Thank you for dropping by!

I truly appreciate that you've decided to share part of your day in my world. I hope your time has been well spent and I've made you smile, laugh or think.

Wednesday, November 27, 2013


My husband's grandmother passed away last night.

I would say peacefully into the night, but that wasn't her style.  She fought death every step of the way.  Because that's who she was- a tiny, spirited woman who was full of life.

This Saturday she would have been 95.  Instead of cake, we will be celebrating her life at her funeral.

I have always enjoyed older people, so it's no surprise that we had a very nice friendship- not just the required family stuff, but I considered her a friend.

Ever since I was a kid, I enjoyed hearing my grandparents' stories about the good ol' days.  And the bad ones, too.  I learned history through our family stories.  My great uncles who fought in WWII in every branch of service.  My grandfather's jobs in the mines.  My grandmothers' stories of cleaning houses, working at Woolworth's and of course, all the family dirt.  That was the good stuff. I wrote letters to my grandmothers starting after high school, all through college and into my post-college life.  They were openly jealous of all the neat things I got to do that they couldn't do "in their day."  Their letters are the most valuable items I own.  Period. 

Mary and I obviously didn't correspond because we were near each other and she was always there.  I almost wish we had so I'd have those letters to cherish.

Shane first introduced me to her after we had been dating a few months.  He knew we would like each other.  He said she could be blunt, so be prepared.  She was absolutely, positively baffled by the fact that I went to Cornell.  His cousin went there-- he was really smart-- was I that smart, too?  The Cornell in New York?  Yes, the Cornell in New York.  And my sports coupe threw her for a bit of a loop.  To be honest, it was a better fit for her and I was a better fit for her Camry.  Let's just say she liked to drive fast.  Very fast.  And I drive like a grandma.  That's YOUR car?  Yes, it is.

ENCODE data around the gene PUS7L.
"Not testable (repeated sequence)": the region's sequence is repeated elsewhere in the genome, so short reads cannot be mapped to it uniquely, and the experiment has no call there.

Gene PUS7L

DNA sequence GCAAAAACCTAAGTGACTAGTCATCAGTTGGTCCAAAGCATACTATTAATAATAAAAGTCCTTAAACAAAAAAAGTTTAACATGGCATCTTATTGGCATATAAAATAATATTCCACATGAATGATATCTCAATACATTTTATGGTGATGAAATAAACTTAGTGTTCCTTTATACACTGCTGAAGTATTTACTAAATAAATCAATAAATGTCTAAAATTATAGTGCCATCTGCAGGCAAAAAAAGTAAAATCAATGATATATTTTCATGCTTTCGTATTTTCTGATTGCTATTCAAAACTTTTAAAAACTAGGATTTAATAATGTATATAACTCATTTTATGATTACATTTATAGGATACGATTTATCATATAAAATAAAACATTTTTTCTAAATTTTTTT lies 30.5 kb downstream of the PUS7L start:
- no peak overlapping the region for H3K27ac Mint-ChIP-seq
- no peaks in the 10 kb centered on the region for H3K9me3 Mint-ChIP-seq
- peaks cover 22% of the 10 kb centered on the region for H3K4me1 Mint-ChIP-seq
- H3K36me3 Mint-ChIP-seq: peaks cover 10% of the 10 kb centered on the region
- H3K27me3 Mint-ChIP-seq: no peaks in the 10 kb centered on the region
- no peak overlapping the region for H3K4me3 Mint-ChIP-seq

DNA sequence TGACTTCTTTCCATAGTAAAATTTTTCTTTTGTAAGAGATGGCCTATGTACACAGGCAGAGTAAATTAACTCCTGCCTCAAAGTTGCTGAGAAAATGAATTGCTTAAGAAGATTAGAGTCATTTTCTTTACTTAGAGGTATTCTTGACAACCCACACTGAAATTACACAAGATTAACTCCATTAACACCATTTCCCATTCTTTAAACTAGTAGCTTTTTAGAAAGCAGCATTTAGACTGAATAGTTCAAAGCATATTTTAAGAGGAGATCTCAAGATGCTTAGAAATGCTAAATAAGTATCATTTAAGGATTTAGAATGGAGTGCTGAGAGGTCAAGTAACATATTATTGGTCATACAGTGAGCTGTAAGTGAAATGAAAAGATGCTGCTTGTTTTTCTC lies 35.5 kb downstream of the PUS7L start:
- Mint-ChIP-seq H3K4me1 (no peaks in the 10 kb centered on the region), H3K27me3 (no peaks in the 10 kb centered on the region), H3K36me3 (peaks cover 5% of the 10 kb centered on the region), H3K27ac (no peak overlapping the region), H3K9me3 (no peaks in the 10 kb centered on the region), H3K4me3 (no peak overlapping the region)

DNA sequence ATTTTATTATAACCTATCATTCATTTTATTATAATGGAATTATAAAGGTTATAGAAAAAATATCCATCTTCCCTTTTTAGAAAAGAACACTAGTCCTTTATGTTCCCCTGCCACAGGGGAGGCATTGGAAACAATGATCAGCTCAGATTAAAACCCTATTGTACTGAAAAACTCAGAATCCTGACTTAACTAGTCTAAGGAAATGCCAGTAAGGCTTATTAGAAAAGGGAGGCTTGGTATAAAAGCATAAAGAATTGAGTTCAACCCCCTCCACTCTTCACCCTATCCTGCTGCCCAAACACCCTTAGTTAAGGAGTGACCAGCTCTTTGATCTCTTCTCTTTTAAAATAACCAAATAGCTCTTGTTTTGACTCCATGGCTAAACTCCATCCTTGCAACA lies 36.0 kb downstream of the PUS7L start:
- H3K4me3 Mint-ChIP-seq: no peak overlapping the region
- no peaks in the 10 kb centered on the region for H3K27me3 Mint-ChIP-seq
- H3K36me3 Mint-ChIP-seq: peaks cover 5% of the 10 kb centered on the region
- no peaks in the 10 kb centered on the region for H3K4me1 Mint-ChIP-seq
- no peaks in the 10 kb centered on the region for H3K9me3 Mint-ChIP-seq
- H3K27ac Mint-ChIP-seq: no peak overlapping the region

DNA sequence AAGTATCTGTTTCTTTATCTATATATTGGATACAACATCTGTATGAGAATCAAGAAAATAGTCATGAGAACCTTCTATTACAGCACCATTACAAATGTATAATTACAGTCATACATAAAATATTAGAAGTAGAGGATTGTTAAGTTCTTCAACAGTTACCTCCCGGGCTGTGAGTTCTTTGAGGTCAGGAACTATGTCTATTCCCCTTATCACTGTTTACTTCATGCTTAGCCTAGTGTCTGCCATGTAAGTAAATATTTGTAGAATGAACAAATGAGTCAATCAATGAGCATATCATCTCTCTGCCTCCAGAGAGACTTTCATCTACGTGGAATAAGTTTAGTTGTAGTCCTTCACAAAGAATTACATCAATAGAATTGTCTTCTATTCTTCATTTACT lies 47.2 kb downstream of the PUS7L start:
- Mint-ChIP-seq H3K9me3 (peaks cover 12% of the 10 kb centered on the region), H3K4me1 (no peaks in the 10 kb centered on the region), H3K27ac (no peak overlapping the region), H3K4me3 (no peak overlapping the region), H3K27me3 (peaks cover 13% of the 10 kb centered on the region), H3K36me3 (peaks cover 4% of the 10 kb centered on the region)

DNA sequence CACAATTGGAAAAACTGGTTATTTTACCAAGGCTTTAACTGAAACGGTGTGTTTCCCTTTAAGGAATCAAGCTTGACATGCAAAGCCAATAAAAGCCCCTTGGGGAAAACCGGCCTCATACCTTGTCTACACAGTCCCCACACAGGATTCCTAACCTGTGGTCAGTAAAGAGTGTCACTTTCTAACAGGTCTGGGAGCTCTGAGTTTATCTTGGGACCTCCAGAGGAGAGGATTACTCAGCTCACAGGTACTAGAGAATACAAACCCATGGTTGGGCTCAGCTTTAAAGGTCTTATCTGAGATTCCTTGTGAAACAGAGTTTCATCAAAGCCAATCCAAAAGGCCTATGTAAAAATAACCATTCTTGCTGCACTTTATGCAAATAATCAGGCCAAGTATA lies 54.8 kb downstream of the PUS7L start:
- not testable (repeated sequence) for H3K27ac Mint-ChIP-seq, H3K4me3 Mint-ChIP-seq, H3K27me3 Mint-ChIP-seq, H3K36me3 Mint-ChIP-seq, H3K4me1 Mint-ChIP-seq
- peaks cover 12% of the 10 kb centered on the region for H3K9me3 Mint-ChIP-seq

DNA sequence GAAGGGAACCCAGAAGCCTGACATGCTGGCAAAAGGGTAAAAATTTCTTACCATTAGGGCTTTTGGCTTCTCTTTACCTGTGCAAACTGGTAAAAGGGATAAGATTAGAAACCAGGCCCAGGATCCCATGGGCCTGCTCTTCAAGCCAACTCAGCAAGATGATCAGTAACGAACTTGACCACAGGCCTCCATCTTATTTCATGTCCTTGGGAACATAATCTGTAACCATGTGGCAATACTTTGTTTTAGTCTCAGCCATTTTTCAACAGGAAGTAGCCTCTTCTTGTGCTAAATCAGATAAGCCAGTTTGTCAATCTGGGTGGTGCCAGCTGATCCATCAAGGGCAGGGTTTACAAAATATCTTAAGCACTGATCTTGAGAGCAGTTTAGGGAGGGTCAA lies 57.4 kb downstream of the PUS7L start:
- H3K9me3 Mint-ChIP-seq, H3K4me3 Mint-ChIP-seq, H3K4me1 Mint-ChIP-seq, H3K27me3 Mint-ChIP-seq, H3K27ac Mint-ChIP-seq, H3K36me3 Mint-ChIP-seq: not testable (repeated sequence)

We were from different times.

I think it took her awhile to figure me out.  I always joke that Shane's family was terrified the first Thanksgiving that I was supposed to cook.  He knew I could cook.  His parents knew, too.  The rest of the family didn't know what to make of this outsider- this stockbroker from New York. 

That's when they realized I really was a small town girl from the mid-west. 

The turkey was fine.  Mary was impressed.

She watched my son when he was 6 weeks old.  I had a client meeting for about 90 minutes near her house and she loved babies.  When I came back to pick him up, she met me panicked at the door.  Apparently he had been crying and the only way he would calm down was to put him on his belly.  She knew that "you girls today don't do that" so she had sat on the bed and watched him sleep.  I laughed and told her I had no idea what I was doing, she had had 5 kids so I trusted her.  She laughed and said she had never known what she was doing either.  So we both sat there, on the bed, and watched him sleep, making sure he didn't die.  It was pretty funny.  She had also used Desitin from the 1950s because she couldn't find ours in our overstuffed diaper bag.  She liked to keep things until they were empty.  She was frugal.  I don't know what the shelf life is on Desitin, but my son has survived the past 11 years, so I guess it was okay.

After I had my son, I scaled back my practice.  I usually took Fridays off.  I would shop at the Whole Foods near her house.  I  swung by fairly regularly for some coffee.  Not because she was my husband's grandmother, but because I genuinely enjoyed her company.  We'd talk about everything and anything.